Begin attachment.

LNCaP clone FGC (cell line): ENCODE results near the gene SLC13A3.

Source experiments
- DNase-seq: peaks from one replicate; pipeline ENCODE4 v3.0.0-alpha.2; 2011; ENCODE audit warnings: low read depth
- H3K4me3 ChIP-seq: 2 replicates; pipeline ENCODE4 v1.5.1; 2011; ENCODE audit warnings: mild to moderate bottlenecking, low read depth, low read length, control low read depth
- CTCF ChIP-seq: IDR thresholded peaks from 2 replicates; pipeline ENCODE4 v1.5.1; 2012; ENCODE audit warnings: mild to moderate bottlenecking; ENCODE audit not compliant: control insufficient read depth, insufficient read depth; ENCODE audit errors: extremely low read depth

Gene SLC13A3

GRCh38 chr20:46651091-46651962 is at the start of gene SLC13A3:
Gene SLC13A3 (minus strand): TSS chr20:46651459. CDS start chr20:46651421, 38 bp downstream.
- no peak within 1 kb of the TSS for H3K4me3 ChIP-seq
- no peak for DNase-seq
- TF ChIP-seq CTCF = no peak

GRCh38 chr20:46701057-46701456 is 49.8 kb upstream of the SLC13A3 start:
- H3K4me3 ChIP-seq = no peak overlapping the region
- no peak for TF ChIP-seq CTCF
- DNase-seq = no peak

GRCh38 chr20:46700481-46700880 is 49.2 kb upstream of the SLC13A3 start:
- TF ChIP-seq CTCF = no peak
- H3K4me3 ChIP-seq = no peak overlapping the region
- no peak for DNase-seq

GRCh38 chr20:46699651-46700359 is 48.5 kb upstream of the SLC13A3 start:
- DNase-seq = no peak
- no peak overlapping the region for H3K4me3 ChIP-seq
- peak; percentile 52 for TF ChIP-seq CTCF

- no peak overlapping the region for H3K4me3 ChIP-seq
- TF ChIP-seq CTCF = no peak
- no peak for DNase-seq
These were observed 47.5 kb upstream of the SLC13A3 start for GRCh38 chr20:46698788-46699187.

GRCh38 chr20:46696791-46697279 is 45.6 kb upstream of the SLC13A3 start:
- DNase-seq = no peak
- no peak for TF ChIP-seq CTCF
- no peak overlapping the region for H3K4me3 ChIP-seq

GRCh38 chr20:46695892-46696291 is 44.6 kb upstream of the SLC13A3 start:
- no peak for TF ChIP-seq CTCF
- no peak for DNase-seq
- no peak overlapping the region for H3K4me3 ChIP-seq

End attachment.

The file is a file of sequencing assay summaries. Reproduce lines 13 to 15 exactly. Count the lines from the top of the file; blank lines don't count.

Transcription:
- H3K4me3 ChIP-seq = no peak overlapping the region
- no peak for TF ChIP-seq CTCF
- DNase-seq = no peak